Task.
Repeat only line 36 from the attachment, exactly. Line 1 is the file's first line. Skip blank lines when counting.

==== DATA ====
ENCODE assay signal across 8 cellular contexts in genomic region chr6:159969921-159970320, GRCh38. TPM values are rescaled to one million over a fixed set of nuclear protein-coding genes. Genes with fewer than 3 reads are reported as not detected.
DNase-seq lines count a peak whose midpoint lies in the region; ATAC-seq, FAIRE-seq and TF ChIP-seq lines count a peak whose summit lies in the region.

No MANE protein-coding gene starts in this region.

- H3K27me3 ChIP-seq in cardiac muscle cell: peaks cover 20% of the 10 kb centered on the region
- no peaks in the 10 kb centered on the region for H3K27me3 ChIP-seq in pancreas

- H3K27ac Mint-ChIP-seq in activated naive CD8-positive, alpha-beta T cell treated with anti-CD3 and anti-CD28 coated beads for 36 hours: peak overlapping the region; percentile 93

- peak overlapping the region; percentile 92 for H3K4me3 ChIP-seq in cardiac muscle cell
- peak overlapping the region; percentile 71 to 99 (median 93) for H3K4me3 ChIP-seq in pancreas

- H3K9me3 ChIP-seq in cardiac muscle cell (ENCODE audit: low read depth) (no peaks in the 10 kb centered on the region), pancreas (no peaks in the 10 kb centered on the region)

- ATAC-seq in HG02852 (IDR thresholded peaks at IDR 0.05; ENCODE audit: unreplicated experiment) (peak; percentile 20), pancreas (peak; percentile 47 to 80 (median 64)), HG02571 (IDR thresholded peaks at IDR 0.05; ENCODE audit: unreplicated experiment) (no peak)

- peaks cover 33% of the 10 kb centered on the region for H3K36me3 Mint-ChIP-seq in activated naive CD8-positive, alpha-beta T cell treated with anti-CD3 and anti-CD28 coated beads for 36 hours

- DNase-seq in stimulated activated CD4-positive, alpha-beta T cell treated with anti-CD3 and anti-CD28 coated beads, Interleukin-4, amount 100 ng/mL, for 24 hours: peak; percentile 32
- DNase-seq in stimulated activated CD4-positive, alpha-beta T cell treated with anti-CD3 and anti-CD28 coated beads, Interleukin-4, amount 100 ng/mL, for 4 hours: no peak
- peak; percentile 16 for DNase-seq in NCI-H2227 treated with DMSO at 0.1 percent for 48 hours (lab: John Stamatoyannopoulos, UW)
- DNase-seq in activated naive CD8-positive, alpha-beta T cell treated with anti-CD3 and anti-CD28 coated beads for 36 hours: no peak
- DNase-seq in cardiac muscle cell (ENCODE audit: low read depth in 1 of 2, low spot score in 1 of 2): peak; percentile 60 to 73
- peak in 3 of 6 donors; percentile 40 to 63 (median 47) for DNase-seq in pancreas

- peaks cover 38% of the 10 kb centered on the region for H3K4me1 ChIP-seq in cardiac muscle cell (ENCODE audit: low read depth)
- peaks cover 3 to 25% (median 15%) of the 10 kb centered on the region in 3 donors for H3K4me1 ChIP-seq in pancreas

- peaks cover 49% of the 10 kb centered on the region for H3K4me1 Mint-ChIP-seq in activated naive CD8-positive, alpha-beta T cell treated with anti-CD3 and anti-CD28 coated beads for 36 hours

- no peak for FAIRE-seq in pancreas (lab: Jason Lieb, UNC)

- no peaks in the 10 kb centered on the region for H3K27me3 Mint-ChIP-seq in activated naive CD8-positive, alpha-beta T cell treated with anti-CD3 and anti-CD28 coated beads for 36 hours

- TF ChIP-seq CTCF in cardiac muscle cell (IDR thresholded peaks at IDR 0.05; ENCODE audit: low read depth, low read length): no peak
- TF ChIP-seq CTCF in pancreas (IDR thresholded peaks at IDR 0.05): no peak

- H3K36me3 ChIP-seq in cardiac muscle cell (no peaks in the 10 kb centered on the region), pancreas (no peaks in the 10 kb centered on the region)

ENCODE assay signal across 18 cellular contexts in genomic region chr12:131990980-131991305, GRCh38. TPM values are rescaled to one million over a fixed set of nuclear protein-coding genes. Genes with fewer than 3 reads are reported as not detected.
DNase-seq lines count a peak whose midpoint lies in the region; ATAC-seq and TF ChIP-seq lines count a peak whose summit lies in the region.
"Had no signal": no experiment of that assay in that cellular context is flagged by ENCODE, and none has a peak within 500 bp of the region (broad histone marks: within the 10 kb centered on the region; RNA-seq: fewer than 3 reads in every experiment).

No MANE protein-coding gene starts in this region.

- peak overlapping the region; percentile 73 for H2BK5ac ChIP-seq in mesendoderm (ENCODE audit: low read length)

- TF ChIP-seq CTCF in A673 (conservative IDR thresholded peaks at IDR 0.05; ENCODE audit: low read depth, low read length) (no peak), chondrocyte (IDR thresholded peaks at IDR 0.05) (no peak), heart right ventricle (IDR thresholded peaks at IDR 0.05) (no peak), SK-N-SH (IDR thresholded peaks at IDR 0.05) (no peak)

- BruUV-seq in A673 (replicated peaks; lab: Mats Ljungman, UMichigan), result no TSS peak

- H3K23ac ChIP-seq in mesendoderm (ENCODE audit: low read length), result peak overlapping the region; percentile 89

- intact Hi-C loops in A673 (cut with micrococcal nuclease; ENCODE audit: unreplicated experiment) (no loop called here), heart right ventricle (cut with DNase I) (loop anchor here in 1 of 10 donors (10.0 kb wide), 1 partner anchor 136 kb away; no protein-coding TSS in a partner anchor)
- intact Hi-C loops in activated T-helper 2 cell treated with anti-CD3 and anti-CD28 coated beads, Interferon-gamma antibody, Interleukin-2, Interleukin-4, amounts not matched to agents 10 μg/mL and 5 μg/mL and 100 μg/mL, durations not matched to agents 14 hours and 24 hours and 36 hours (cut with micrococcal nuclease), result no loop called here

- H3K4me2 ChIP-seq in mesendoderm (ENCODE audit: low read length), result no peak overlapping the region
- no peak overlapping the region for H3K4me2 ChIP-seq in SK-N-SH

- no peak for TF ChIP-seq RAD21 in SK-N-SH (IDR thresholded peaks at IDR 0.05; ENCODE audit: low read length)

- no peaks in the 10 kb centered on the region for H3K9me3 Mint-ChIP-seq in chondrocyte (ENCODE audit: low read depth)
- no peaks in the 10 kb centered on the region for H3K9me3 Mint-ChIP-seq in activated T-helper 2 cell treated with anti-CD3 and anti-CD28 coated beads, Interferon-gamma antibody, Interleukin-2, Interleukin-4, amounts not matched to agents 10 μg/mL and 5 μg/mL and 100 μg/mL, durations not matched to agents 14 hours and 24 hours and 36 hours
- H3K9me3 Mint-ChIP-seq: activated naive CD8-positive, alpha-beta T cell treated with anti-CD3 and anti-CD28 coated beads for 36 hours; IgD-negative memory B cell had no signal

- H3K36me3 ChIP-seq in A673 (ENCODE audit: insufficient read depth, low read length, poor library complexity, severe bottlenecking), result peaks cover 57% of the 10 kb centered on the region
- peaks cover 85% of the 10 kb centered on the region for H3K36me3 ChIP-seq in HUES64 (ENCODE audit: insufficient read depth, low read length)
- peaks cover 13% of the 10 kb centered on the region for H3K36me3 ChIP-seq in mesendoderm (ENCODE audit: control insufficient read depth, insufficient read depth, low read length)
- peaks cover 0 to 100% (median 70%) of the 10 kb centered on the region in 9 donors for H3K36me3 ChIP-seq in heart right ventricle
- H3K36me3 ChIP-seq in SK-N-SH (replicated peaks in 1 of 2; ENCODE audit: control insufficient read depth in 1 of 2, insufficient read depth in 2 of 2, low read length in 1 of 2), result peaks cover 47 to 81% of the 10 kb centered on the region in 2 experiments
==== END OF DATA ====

- H3K4me2 ChIP-seq in mesendoderm (ENCODE audit: low read length), result no peak overlapping the region